As a foreword, a dozen drawings by Ernest Laurent (1859-1929), Scene by the River (Beethoven op.68), dealing with the painting exhibited at the 1884 salon reminded one of the links between Seurat, Ernest Laurent and Aman-Jean at the Ecole des Beaux-Arts and their common work after they left.
Next, drawings by Charles Angrand (1854-1941), Henri-Edmond Cross (1856-1910), Georges Lemmen (1865-1916), Maximilien Luce (1858-1941), Camille Pissaro (1850-1903) and Théo Van Rysselbeghe (1862-1926) witnessed, each in their own way, to the influence exercised by Seurat in France as well as abroad.
Self-consciously using an austere technique - black pencil, conté pencil or charcoal, on a white sheet - these artists were able to transform the simplest motifs by the slightest modulation of variations of light.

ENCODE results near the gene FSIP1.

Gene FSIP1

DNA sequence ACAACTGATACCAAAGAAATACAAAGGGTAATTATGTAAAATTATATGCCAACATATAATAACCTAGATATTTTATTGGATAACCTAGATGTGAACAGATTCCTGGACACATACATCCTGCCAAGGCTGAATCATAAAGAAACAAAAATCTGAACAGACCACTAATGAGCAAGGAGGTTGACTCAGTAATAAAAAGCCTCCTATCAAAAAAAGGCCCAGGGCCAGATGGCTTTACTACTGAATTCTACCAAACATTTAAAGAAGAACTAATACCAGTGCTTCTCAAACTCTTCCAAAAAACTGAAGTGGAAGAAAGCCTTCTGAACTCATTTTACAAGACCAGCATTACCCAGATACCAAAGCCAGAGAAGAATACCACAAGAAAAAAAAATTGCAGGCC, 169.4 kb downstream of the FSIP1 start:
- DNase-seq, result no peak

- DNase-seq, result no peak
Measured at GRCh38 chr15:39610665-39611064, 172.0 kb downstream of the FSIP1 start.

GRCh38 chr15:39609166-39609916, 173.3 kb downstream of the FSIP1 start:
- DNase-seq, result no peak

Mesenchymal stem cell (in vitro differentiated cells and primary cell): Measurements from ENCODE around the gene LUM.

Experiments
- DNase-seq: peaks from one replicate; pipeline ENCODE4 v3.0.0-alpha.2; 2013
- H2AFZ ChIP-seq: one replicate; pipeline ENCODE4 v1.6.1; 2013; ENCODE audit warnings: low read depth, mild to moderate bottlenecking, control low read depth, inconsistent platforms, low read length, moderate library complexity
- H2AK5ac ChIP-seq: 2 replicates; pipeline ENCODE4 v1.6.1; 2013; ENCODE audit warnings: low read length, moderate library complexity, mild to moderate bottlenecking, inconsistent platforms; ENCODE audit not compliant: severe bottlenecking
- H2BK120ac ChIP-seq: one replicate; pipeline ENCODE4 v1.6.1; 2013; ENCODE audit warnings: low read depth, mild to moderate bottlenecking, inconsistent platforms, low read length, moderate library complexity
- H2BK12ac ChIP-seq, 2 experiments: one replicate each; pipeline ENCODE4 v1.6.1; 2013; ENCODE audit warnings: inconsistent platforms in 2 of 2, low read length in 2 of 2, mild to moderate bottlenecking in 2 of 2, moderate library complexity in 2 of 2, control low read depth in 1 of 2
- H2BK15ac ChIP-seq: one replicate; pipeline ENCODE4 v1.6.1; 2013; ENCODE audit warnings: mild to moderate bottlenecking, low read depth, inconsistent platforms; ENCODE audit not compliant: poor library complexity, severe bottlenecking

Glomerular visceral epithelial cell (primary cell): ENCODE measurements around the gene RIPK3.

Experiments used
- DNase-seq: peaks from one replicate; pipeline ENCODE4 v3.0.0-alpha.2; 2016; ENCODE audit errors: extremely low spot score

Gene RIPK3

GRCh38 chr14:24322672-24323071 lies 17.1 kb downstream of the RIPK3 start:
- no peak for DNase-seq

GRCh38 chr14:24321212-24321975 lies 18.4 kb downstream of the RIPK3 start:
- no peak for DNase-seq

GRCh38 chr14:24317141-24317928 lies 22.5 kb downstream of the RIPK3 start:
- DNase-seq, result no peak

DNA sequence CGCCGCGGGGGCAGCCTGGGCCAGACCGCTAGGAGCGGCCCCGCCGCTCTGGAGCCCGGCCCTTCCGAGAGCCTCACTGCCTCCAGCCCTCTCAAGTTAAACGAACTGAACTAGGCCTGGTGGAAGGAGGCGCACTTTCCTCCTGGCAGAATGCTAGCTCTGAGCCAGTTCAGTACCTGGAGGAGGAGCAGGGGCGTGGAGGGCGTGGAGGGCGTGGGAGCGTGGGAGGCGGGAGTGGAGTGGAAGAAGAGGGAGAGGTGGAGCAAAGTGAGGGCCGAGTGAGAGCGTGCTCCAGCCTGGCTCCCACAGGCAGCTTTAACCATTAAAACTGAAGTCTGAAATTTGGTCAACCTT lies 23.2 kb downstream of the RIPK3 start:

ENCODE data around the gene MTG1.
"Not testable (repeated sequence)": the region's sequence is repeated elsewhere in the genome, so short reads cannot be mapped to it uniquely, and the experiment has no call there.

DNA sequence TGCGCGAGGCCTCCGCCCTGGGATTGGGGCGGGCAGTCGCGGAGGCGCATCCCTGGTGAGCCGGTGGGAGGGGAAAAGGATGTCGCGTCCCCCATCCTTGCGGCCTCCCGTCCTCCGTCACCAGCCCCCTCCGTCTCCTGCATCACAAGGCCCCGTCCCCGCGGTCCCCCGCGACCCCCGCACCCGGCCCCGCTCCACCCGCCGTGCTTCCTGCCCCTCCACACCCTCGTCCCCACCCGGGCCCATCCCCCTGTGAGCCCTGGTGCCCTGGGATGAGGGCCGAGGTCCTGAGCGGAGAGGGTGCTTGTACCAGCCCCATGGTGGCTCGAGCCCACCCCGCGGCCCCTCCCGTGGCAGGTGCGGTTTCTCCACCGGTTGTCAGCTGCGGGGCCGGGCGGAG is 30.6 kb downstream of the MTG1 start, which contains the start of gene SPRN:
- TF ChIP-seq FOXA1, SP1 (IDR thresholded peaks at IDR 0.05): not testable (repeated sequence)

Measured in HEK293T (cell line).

Finally, a group of drawings by Paul Signac (1863-1931) reveals the close relationship that linked the two draughtsmen. Signac, early on, used the same pencil as Seurat and he pursued the same research of luminist notation.
Signac's "blacks", as Seurat's, emanate a surprisingly calm and majestic poetry.